Dissecting the Second

Opinions  /  by Shriya Annamaneni '20, Anton Kandalin '19, and Kevin Xiao '19  /  January 12, 2018

Fiona Gould '18 / The Lawrence

Shriya Annamaneni

In the U.S., national polls conducted from 2007 to 2012 found that almost 49 percent of households contained firearms; 38 percent of reported Republicans and 22 percent of reported Democrats owned them. Though the percentage of Republicans is significantly higher, the difference is much less than expected based on popular political stereotypes. For this reason, while I do lean to the left, I write this article as not a Democrat but simply an average concerned citizen.

In 1791, when the Second Amendment was added to our Constitution, the country was still reeling from the recent Revolutionary War. Redcoats had killed innocent civilians on our own land and the best way to defend and protect ourselves was to arm the citizens. However, as time passes, we must move with it. America is a quickly developing country in many aspects, so why do we remain clinging to such an outdated law?

Of all 195 countries, the United States and Yemen are the only two that believe owning firearms is not a privilege but a right. The crime rate, or amount of crimes documented per 100,000 people, in Yemen is 77. On the other hand, Singapore has the lowest crime rate in the world as well as some of the strictest gun restrictions.

However, because I am a 15-year-old sophomore from East Brunswick, New Jersey, I do not expect all of my beliefs surrounding the Second Amendment to magically all be accepted. As a result, I do not propose that Congress suddenly ban possession of all firearms. Instead, I would just like to see laws tightened so that crime rates drop without the unnecessary strain on citizens who want a means to protect themselves.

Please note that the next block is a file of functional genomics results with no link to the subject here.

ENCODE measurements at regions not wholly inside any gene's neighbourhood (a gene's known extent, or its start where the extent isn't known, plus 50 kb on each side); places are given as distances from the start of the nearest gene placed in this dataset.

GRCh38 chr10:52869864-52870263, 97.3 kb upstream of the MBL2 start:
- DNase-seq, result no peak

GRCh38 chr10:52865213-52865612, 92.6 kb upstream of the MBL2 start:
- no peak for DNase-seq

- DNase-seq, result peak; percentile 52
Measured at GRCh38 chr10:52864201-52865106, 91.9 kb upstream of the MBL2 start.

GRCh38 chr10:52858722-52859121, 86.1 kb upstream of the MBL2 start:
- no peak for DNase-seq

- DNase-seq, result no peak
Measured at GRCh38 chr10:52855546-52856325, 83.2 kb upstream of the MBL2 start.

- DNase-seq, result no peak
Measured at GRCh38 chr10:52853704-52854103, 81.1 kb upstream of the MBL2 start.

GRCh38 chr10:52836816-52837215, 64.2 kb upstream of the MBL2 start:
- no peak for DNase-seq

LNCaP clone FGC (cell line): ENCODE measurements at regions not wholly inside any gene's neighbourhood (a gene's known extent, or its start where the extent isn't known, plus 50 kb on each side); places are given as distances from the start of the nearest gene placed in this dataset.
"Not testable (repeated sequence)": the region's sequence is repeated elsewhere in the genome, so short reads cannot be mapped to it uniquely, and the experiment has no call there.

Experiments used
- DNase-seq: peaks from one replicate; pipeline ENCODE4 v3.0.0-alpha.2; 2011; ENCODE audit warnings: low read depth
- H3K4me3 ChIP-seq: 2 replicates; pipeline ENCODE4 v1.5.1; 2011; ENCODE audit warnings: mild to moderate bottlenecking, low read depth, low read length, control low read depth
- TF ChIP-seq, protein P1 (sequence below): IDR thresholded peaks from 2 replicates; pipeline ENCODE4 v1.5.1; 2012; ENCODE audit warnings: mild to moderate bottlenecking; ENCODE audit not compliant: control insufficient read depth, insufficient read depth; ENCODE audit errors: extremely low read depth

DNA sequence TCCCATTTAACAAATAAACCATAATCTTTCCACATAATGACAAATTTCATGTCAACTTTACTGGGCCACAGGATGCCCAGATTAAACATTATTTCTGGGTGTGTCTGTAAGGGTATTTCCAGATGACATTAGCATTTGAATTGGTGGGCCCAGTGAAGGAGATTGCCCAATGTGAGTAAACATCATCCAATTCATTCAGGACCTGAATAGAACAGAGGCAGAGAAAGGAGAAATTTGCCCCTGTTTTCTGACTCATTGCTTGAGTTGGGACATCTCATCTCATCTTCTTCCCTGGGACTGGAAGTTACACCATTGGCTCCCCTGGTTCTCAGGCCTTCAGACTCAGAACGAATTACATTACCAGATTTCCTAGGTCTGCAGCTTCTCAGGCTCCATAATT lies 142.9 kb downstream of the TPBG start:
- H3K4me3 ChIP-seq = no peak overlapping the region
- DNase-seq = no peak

Under federal law, citizens are not required to undergo background checks before selling firearms to those in the same state. No matter what your beliefs on gun control are, I think and hope that we can all agree that this regulation is unacceptable. In 2015, Dylann Roof was able to gain access to a gun without a background check, killing nine people at a black church in South Carolina despite a police record showing his previous drug possession. The event in South Carolina shook the foundation of the entire country when it occurred. The fact that we cannot take a step forward to prevent such events from occurring again, and the fact that such events have occurred again, disheartens me. Moreover, according to The New York Times, felons convicted within the most recent year are allowed to own handguns, and gang members currently hold between 2 and 10 million firearms. Though I accept that eradicating firearms altogether is not possible and from some points of view not necessary, I do think that strengthening the law concerning it is vitally important to the wellbeing of our nation.